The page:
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The test–it lights! Yay! I never thought I’d be able to make my own lights, and they’d turn out so pretty. Who knew?

I have more beads and also some old, broken lights from when I gutted The Big House. I’m looking at those old lights and thinking “spare parts.” I’m going to take those spare parts, play with new jewelry findings, and see what I can come up with. Maybe a mess! But it’s fun to play.

While I’m making light fixtures, I’m going to start painting the outside of the house. In the instructions for the Beacon Hill, the porch is next on the agenda. I need the base of the house painted before I glue on porch railings.

I’ll keep working!

 

Beacon Hill: Electricity and Making my Own Lighting Fixtures

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I realized I needed to stop and plan the electricity before I finished the staircases (with railings and posts), because:

I want to do chandeliers

Chandelier wires will run up to the floor above

I need to have the wiring in place before I can put the flooring in

I need to put the flooring in before I can finish the staircases.

I had the mad idea to make my own lighting fixtures for this house, which turned out much better than I expected! (photos below)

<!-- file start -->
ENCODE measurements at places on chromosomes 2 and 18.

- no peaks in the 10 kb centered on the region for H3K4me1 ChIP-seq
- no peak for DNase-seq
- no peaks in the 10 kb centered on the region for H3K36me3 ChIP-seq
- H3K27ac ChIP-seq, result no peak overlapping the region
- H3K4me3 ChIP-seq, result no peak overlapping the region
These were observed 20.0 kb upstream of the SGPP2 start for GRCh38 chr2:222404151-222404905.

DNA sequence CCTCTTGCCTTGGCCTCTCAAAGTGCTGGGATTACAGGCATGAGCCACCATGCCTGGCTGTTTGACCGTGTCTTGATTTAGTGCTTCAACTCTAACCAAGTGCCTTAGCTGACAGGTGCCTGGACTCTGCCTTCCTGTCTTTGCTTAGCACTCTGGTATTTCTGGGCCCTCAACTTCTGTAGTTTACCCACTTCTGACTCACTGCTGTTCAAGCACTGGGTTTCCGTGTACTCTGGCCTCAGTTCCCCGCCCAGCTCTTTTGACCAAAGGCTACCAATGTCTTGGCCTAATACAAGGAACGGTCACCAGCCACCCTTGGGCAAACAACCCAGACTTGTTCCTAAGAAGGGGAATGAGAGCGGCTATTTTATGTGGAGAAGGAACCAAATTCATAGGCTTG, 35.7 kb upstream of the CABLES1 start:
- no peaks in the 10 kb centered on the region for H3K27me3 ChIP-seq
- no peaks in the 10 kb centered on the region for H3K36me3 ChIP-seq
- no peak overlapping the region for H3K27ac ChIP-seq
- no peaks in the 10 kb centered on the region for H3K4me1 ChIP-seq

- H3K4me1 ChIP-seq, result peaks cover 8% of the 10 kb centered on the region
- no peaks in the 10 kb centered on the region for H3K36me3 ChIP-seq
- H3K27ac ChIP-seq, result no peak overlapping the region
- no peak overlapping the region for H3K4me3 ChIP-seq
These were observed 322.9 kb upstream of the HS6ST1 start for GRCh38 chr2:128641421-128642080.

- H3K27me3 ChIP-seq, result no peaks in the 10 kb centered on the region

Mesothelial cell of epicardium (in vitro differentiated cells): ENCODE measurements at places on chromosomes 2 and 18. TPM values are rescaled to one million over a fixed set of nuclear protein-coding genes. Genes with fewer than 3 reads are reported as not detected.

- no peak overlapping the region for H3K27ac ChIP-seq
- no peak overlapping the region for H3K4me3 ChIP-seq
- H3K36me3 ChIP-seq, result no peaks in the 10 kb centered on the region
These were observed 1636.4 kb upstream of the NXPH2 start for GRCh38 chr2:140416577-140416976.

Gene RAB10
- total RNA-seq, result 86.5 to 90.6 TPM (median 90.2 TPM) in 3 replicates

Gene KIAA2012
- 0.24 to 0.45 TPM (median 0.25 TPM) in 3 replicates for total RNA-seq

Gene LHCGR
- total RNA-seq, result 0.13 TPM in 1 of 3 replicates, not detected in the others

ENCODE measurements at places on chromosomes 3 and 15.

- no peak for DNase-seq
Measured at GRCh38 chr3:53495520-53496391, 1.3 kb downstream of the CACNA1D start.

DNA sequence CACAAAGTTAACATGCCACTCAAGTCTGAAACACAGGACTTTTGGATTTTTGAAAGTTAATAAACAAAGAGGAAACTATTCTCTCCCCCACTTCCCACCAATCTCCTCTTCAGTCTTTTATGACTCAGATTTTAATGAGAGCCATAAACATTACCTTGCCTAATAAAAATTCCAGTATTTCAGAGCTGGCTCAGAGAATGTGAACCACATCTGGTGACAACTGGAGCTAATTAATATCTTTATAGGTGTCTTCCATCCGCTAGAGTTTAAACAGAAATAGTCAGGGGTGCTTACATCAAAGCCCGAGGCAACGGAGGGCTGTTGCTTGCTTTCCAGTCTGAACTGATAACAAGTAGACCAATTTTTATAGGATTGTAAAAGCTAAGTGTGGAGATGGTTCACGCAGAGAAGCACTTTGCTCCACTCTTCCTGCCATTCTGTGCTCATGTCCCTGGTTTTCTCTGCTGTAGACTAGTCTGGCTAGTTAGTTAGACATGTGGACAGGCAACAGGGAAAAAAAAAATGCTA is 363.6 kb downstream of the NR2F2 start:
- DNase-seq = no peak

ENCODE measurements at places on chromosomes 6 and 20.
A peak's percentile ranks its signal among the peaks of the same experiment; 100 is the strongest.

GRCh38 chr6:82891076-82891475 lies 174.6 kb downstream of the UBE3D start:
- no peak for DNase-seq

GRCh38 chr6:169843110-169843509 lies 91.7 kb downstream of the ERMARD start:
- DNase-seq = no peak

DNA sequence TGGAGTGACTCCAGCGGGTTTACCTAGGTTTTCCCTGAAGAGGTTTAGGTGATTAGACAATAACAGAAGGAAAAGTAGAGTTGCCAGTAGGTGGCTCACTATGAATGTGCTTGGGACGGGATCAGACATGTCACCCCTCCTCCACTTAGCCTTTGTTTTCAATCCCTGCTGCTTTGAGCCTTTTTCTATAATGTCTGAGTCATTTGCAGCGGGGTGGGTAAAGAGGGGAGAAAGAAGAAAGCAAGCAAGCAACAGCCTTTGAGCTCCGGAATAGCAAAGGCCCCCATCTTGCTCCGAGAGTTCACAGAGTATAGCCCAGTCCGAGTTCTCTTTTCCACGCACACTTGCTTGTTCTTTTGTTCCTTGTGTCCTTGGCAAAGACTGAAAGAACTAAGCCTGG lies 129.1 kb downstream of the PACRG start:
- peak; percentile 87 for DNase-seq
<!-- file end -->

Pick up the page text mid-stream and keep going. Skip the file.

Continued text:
So, here we go. I decided to do tape wiring–I will do mostly ceiling lights, so tape will go on the floors, where it will be hidden by flooring (which I won’t glue all the way down so it can be removed for repairs)

I pondered a long time how to run the tape, considering I had already finished some of the walls.

I hit on building a small wall in the back and running the tape up the inside of that, hidden from all eyes.

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A 1-inch by 1/8-inch wood strip. The strip not only hides the tape but the raw edges of the interior walls.

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Tape runs up the inside of the board, which will later be painted.

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Comes out on the floors.

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This is as far as I’ve gone–floor of the third story. When I get more walls and the roof on, I’ll continue. You’ll notice my messy folds. I prefer to fold rather than splice, because splices can come undone. I learned to do this from the book: Dollhouse Lighting: Electrification in Miniature (http://www.miniatures.com/Dollhouse-Lighting-Electrification-In-Miniature-P17973.aspx)

Now: The lighting fixtures.

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Here are some of my supplies. I had to go buy a storage box at a craft store for these along with what I already have.